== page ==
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With EVs, it’s the “You know, replacing the battery will cost more than the whole car” rip that’s been repeated a million times by every friend of guy buying a new EV the past decade that really kills the resale value. I truly believe it’s a small chance, but ultimately you’re dealing with an unknown with the EV6. Like I THINK it’s a good long term gamble because the likelihood of repairs in general is lower, but the whammy of battery failure is always there and we don’t really have any real long term data on the fail rate of these huge new batteries. Like Kia is an excellent reliability manufacturer for cars with a couple EVs under their belt so they probably are a much safer bet for building a reliable EV than say Dodge, but you can’t assume there’s zero chance of a Bolt-like recall or the batteries fail at a high rate five years down the road. I’d just recommend the better mindset going in would be you finally have all the car you need in an EV and having the intention of driving it into the ground rather than flipping it in a couple years for the EV6 2.0 with 400m range
Remember that Kias have a 10 year warranty on the battery so the risk isn't great of having to incur a big loss after...five years.
 

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Ouch...
As for the 10-year/100,000-mile powertrain warranty, please note that it is transferrable. However, it’s redesignated as a 5-year/60,000-mile Kia warranty for the second owner.

Edit: I think I'm wrong on this. There's a separate EV warranty from the powertrain on the Kia site for the Soul EV that doesn't have the drop from 10/100K to 5/60K. Is the EV6 manual like that?
 

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Though in general I am a fan of EVs, I think the battery issue is both not as bad and much worse than we think.
1. Not as bad: Battery failure in the 10 year timeframe might not be THAT common based on degradation data published about Tesla batteries and warranties that Kia and Hyundai offer. It might happen, but might not.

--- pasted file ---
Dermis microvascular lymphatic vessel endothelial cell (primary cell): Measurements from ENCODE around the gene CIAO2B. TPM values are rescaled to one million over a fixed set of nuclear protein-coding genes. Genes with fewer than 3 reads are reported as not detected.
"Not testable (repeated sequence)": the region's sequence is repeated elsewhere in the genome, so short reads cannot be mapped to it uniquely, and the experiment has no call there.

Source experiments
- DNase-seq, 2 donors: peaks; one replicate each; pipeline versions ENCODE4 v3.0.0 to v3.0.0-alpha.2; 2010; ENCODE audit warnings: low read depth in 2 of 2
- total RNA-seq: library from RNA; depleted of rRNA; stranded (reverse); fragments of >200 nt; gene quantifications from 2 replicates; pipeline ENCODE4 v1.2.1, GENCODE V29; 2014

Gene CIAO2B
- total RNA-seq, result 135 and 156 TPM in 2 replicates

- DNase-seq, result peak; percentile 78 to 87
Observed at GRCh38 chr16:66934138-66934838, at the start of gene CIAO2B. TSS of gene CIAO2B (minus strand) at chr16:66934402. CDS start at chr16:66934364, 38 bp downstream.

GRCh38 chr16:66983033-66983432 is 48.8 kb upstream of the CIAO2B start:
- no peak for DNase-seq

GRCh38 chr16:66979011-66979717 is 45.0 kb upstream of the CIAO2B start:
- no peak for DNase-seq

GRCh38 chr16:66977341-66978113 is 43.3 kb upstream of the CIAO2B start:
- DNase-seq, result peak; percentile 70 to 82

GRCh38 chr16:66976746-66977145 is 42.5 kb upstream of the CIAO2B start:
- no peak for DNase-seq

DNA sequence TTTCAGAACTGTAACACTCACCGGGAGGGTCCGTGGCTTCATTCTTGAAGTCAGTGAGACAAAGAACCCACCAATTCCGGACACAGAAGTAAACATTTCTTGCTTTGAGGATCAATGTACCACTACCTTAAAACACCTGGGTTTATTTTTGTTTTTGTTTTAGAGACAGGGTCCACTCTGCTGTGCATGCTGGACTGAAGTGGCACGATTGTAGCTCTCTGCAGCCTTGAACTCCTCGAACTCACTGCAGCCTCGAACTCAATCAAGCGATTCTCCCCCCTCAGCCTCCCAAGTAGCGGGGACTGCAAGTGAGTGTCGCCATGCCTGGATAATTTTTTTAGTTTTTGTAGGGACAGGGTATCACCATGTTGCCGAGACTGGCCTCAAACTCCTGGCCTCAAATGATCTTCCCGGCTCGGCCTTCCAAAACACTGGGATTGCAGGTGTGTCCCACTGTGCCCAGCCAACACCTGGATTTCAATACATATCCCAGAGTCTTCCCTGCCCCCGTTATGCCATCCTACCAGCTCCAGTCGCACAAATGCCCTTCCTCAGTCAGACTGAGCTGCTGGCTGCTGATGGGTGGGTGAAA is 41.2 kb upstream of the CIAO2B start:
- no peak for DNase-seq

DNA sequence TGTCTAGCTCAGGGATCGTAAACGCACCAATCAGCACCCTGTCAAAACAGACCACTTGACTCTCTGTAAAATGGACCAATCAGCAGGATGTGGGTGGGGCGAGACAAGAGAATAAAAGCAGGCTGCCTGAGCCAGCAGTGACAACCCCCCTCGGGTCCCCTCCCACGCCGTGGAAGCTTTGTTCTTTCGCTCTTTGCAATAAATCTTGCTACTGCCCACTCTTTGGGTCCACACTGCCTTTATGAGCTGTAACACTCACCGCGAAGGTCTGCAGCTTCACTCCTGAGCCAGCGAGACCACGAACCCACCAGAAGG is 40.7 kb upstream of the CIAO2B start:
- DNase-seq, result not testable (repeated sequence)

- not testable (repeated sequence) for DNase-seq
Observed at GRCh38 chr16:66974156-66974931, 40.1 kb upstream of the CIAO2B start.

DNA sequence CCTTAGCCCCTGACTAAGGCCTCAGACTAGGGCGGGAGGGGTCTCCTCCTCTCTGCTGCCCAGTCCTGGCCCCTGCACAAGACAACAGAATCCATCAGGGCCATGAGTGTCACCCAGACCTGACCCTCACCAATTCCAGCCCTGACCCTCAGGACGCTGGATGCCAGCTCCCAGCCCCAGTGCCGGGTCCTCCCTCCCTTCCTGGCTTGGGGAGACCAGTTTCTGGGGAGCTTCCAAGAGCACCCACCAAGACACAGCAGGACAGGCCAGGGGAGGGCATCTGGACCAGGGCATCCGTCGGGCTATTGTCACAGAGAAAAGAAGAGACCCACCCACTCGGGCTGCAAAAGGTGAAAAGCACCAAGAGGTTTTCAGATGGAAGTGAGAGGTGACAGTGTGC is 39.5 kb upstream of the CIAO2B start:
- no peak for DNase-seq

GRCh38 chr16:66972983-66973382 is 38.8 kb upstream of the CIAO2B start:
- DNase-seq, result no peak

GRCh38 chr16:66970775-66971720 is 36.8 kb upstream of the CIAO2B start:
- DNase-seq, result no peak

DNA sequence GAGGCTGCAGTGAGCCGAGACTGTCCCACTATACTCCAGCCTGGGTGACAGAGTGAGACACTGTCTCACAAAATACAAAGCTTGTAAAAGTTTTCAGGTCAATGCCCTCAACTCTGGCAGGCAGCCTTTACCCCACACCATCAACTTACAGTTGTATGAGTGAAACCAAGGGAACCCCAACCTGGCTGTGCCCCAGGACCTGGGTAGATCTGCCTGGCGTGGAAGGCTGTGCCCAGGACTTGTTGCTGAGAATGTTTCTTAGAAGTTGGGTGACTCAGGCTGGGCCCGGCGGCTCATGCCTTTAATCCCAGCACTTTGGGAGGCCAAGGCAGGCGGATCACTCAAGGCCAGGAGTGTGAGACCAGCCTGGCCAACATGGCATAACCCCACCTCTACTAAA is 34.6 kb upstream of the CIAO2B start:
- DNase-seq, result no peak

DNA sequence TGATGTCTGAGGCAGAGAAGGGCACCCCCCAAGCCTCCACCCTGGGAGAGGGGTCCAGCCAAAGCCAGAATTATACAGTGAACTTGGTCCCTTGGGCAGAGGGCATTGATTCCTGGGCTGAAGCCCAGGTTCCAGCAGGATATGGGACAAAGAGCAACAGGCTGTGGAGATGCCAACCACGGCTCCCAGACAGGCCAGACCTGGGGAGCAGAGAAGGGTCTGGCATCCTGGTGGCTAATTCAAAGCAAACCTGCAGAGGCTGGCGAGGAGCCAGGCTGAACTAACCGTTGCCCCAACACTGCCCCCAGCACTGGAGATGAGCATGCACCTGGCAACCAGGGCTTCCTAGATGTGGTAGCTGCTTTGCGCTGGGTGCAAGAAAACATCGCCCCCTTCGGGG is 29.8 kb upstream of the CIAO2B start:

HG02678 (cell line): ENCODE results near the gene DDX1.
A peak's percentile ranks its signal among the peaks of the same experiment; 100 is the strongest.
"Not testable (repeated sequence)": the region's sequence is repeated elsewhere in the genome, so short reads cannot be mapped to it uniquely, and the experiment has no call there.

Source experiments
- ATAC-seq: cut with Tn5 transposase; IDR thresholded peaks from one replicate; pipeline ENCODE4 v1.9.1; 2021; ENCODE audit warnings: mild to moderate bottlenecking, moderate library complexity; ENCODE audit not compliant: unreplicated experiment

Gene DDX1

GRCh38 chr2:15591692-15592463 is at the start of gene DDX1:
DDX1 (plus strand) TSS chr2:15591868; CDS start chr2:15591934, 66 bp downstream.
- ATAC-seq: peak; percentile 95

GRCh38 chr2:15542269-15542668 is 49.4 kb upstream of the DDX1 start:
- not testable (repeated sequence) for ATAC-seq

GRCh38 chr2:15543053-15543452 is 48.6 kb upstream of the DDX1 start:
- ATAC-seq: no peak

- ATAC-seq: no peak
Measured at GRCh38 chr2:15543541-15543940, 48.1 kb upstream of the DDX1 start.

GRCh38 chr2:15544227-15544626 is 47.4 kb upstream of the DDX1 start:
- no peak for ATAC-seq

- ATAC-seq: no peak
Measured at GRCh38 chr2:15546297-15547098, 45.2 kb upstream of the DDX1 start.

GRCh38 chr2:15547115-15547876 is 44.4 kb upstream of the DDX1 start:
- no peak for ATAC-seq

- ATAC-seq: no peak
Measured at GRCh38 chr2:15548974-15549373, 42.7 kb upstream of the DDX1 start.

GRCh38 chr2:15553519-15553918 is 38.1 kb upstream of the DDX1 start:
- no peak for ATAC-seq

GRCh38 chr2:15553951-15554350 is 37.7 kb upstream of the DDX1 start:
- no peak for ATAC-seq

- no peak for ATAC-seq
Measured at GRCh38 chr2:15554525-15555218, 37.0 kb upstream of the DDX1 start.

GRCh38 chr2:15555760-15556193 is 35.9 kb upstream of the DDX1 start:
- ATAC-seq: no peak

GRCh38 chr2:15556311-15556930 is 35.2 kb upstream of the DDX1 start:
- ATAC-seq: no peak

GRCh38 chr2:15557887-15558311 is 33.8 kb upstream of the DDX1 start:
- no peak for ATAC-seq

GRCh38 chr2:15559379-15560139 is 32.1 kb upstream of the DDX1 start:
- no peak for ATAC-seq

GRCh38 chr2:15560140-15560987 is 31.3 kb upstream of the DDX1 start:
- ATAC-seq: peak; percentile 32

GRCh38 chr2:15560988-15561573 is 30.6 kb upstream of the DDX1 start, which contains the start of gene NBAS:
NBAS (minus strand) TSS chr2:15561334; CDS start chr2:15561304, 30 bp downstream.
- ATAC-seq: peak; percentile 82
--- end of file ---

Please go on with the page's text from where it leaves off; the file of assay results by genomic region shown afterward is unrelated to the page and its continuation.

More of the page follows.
2. Worse than expected: I think it's not about price. It will be about whether you can get one at all. Technology marches on, and batteries degrade whether used or not. No one will be stockpiling batteries to sell as NOS (New Original Stock) in 25 years. They will be dead. So that means they have to make one near the date you need it. Who will be making batteries in this format, that the vehicle software can handle, in 10 years IF your battery fails?

I hope I am wrong.
Failure is only one problem - degradation to 75% is bad enough that you are losing a pile of range.

If you follow EVs.. you will know that Tesla Model S from 2012-2014 are now out of warranty and it's very common for the battery to be severely degraded and you will hear dozens of stories about battery failures around the 100K-120K mark. That's why there are companies who build refurbished packs like wk057 (057 Technology) for Model Ss. Of course the packs aren't cheap - around $25K I think.

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Also.. Kias tradtionally had poor depreciation. If you've been an owner long enough it's just part of ownership. Toyota owners are smug about their resale values but Kias until maybe the Telluride... had crap depreciation and much of it was due to the GDI engines that drank oil and seized (and also audio system failures which are only warranted for 36K miles - I had one fail at 35K then again at 100K).
 

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So I was considering a K5 for my son and an EV6 for myself. Does anybody think it would be possible/legal to “discount” a used 2022 EV6 to exactly 25,000 and “market adjust” whatever the discount was onto to K5 to get the 4K rebate in 2024 (EV needs to be two years old)?
 

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So I was considering a K5 for my son and an EV6 for myself. Does anybody think it would be possible/legal to “discount” a used 2022 EV6 to exactly 25,000 and “market adjust” whatever the discount was onto to K5 to get the 4K rebate in 2024 (EV needs to be two years old)?
Doubt you'll find a dealership that will play ball on that field..it's "brushing right up against" tax fraud...

Anytime a vehicle transfers at significantly reduced value it's gets flagged in my state for sales tax fraud...and they do follow up.